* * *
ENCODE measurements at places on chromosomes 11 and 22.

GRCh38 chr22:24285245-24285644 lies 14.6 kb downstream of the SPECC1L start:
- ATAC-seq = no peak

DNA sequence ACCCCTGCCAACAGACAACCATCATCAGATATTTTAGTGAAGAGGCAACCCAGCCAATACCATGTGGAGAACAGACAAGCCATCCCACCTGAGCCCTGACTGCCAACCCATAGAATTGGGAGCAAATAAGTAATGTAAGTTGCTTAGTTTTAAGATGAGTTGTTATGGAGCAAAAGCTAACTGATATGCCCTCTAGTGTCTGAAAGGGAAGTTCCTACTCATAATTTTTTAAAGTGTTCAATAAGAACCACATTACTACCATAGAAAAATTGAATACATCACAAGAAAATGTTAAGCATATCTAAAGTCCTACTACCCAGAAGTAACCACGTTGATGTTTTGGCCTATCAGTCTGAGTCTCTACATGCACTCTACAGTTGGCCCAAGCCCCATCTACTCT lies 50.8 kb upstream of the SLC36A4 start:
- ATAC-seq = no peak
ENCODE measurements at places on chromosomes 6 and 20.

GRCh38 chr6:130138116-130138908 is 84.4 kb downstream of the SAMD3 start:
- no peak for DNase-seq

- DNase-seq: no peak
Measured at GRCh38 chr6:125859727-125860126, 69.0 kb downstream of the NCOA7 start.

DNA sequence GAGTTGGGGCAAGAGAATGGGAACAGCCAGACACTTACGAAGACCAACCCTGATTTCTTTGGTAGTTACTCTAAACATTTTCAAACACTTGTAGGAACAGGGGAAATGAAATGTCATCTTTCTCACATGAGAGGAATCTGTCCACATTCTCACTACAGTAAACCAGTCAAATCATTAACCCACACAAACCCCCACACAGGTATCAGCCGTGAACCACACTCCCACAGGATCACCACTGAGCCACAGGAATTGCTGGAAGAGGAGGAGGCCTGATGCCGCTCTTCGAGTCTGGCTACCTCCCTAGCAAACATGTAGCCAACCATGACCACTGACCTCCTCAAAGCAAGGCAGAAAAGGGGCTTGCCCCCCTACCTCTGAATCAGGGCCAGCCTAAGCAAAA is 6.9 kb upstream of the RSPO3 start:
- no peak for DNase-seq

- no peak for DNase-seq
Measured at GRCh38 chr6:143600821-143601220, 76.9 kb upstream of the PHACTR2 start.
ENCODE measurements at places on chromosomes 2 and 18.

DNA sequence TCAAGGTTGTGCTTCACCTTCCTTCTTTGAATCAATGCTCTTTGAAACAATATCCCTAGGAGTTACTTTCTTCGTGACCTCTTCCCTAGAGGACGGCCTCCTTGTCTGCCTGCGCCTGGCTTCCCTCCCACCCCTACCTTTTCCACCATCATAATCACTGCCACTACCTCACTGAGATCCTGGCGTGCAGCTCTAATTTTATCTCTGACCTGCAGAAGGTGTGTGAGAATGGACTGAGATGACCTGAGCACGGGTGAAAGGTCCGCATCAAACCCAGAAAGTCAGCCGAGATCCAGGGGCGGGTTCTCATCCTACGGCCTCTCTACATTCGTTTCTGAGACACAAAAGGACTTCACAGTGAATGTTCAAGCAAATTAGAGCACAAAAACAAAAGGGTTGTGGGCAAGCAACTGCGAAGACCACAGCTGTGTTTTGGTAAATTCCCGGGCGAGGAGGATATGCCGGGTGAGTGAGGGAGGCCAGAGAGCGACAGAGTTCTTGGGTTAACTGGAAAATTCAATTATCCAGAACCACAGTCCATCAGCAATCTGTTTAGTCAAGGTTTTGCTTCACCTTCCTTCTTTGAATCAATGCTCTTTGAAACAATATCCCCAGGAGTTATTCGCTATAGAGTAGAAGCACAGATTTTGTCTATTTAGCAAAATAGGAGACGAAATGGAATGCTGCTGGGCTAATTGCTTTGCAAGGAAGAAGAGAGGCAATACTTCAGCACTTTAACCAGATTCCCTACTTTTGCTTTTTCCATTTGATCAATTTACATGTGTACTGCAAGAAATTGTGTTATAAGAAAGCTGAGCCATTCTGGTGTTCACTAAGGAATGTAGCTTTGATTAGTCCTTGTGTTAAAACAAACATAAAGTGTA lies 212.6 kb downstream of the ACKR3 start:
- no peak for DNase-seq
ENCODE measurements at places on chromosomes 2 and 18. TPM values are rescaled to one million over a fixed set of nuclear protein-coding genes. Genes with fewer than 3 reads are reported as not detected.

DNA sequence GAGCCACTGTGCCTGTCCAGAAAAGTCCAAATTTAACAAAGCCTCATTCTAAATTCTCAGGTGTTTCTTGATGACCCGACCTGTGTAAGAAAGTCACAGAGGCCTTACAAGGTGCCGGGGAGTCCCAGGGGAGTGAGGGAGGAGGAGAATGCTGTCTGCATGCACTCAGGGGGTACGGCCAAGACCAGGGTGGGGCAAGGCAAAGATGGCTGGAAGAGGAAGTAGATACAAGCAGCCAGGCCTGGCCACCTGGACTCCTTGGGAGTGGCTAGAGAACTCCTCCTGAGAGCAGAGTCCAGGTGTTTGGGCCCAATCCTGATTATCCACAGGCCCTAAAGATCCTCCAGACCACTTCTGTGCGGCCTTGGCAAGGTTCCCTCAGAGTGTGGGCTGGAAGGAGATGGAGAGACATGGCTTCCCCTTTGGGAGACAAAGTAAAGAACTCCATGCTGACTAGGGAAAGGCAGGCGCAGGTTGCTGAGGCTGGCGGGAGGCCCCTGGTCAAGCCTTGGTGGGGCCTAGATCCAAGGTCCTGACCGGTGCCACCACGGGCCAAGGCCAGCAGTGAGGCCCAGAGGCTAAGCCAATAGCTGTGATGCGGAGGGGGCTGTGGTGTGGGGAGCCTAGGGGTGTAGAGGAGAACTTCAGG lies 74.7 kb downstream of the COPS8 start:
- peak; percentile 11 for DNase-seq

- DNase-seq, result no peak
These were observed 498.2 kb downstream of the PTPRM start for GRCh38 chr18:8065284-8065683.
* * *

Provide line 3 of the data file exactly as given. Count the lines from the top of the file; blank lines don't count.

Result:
- ATAC-seq = no peak